"Are they twins?"
changed over a few months to:
"They must be twins"
to yet again:
My response is always the same. "No, they're 19 months apart"
Which used to elicit a smile and:
"Well, they're so cute!"
and then changed to:
"Oh wow, they sure do look a lot a like."
to yet again:
"Are you sure?"
Today for the first time, I gave in to my weaker side.
"Oh twins are so hard, aren't they?" A sympathetic mom asked me at Costco today
I turned quickly, not sure how to answer.
"I have twin ten years olds, and I promise. It does get better" She continued.
I had a split second to respond and went with
"Yes, yes it is really hard."
Which satisfied her because she then walked quickly away. It was simple, saved me the "ARE YOU SURE?" question (which is better than the "Do you know how that happened?" question that I used to get when it was just obvious that they were close in age...but still...)
Then four more people asked me as we wandered through the store, and it was easy yes, but I felt guilty.
So when we arrived at Hannaford and an older lady approached me with
My conscience made me say "Well, actually they're 19 months apart"
Which caused her to lean down REALLY close to the race car cart and take a closer look.
"Is that your first?"
"She is my first and he is my second."
She then whispered.
"Does she- does she have Down syndrome?" like she was saying a dirty word.
"Yes, yes she does." I proudly answered.
"But- she's so cute!" The lady said in amazement.
"Yes, she is perfect. We love her very much."
I thought the conversation was over, and I made a grab for the Ranch dressing and an escape, but I had no such luck.
She scooted her cart over by mine and settled in for a long conversation. uh-oh
"When I was raising my kids, I knew a 5 year old with Down syndrome, and she was surprisingly smart."
"I believe it. Down syndrome is a very misunderstood label." I replied.
She leaned in my face with a look of judgement.
"Did you know that all Down syndrome people look exactly the same?"
"Well, actually each person with Down syndrome is unique-just like all the other people. And while there might be similar features, individuals with Down syndrome are definitely not all the same." I said as gently as possible.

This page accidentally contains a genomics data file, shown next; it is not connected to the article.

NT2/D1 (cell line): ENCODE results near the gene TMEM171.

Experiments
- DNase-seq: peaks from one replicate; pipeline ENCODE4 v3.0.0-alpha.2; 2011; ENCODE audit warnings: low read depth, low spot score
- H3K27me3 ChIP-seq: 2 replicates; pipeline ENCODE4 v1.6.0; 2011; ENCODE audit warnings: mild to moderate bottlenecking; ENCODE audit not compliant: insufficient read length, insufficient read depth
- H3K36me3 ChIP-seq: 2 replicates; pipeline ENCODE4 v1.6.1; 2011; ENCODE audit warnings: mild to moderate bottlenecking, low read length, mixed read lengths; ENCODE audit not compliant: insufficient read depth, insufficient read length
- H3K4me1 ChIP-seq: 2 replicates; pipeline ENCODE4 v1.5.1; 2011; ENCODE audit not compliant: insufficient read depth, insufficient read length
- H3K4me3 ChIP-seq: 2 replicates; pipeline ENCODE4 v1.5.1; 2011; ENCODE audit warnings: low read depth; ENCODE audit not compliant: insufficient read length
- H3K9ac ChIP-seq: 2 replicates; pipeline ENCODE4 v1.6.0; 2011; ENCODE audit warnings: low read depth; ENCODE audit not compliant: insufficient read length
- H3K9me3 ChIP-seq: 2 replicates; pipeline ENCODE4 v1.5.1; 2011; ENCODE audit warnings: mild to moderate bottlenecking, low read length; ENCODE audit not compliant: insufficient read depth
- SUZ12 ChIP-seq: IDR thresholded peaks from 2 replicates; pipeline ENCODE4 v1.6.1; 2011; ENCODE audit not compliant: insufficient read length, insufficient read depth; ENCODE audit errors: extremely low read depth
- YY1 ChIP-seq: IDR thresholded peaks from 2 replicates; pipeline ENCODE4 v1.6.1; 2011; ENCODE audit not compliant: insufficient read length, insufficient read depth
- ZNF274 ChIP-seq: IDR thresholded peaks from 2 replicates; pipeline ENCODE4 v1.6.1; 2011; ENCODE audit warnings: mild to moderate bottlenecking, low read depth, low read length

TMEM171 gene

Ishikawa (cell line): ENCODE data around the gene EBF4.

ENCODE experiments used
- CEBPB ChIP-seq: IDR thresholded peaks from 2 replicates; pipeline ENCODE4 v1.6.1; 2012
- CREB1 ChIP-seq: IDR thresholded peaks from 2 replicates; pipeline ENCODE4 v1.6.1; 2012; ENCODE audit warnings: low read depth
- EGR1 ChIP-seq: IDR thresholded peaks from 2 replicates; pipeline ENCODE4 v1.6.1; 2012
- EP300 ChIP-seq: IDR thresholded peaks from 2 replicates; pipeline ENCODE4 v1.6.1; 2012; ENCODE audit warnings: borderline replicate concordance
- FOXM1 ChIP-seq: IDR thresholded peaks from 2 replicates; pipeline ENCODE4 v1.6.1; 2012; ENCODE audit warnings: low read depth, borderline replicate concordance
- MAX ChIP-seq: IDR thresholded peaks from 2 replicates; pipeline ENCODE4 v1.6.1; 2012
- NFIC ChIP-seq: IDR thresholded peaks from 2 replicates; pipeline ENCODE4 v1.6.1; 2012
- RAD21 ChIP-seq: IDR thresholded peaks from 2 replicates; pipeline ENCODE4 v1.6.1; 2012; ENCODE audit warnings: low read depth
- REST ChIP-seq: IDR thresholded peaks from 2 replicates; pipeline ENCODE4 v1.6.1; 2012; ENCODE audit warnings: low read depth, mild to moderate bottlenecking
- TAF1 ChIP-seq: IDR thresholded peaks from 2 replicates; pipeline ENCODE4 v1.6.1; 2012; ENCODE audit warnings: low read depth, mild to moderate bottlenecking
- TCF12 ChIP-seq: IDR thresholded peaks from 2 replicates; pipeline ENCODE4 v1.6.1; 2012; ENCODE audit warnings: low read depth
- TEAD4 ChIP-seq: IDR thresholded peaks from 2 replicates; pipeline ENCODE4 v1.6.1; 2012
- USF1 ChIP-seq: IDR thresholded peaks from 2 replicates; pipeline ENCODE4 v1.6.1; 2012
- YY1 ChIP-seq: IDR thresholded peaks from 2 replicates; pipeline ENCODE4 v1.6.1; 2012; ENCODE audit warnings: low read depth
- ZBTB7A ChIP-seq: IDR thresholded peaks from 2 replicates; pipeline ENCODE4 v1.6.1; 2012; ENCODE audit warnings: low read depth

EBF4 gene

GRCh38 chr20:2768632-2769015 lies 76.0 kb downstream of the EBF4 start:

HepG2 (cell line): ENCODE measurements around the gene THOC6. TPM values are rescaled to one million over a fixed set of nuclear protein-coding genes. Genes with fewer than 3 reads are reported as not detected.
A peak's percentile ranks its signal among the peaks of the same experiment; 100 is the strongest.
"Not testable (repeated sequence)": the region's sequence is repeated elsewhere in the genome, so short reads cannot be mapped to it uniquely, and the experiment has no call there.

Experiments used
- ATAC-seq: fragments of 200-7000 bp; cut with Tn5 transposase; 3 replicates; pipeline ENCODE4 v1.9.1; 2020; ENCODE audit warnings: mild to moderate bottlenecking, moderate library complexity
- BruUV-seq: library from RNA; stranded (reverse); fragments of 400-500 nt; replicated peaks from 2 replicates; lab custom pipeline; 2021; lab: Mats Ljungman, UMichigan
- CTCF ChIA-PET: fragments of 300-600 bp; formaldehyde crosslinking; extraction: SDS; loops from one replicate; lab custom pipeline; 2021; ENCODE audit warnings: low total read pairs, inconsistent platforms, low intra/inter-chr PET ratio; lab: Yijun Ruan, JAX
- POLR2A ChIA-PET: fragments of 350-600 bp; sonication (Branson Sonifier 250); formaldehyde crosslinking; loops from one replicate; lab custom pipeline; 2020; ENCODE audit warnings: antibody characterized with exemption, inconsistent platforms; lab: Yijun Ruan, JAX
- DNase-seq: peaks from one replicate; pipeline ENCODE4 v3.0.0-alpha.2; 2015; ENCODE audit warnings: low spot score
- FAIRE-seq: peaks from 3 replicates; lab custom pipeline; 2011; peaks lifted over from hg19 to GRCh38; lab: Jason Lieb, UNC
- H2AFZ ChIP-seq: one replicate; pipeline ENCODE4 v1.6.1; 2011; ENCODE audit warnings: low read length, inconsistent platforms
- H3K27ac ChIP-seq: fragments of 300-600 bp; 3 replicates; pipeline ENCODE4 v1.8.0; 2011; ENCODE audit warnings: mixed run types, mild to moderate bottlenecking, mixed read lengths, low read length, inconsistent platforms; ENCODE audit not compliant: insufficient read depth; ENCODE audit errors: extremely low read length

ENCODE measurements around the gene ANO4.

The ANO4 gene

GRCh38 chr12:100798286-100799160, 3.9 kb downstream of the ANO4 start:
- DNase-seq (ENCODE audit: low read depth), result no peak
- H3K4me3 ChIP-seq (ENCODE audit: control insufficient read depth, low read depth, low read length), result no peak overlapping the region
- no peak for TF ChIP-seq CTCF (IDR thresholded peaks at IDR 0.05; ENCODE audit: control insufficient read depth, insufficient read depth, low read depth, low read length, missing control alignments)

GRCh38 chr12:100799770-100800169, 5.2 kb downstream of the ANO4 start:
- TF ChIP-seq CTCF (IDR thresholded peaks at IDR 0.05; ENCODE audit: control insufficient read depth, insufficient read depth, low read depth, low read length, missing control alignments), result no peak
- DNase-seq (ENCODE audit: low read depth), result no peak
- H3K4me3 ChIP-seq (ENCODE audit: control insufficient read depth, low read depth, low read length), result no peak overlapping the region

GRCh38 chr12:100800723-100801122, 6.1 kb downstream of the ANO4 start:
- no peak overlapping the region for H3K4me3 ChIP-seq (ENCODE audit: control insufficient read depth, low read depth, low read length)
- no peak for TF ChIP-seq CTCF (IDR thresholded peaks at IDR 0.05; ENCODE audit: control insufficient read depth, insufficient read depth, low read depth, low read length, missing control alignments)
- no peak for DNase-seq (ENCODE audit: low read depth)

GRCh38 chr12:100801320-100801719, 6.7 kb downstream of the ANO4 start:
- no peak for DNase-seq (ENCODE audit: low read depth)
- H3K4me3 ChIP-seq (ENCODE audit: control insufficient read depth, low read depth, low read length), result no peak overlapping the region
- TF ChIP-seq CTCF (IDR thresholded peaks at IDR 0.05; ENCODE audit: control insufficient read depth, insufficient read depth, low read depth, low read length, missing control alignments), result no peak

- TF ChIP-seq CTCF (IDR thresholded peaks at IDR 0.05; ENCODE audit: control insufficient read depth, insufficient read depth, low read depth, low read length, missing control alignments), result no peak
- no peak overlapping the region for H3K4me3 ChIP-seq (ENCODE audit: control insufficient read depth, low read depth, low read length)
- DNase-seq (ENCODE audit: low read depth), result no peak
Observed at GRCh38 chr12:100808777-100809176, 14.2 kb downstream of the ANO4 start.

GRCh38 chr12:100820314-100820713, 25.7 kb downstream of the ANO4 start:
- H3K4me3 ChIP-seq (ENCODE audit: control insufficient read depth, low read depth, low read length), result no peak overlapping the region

"And furthermore" she continued, ignoring me "If you wait until you're THIRTY to have a baby (she spat it out like another dirty word) that baby will mostly likely have Down syndrome. Better to have babies young."
She glared at me.
I was speechless but finally sputtered out a response.
"Well, I'm not thirty. Women of all ages can have a child with Down syndrome." I weakly replied. (Seriously, what do you say to that?)
"And I heard" (there's more?) "They actually have a test now that you can take WHILE YOU'RE PREGNANT to predict that sort of thing. Did you know that?" She asked me pointedly.
"Yes, yes I did." I held my head high. I wasn't ashamed of Addison at all. I continued "Down syndrome has brought wonderful things into our life, and we love our little girl very much. Down syndrome is not a bad thing. We wouldn't trade Addison for any other little girl."
"Well, your little boy is very handsome." She talked again, ignoring me. "He'll be good for her. They need all the help they can get, but apparently they can be cute."
"Yes, THEY are both very cute and THEY both need a lot of help." (I ignored that she was talking about individuals with Down syndrome and referred to BOTH of my children)
"I hear that often times their parents just abandon them on the side of the road because they just can't take the hard work anymore." She said.
"Well, I hear that of babies in general. Some people just aren't ready to be parents because parenting in and of itself is hard." I replied holding back in a big way- keeping it polite.
She nodded in surprise and then launched into a monologue about the 5 kids that she raised and her divorce 20 years ago.
Trapped in the salad dressing aisle with two wiggly babies launching themselves out of the cart and the recipient of this lady's life story, I decided that sometimes lying might not be the worst thing in the world....
She finally let me go with the admonition to "BE STRONG" for the hard life I have in front of me.
It's those types of stereotypes that make me angry...because she didn't listen to a word I said...or REALLY looked at Addison. And no matter how badly I wanted to, I wasn't going to respond unkindly because whats the point? So in my mind, the entire conversation I rewound back to that moment before the conversation began where I changed my answer to:
"Yup, twins." and then seamlessly moved on to the rest of my shopping in peace. (well, as much peace as you can have while shopping with twins anyway...)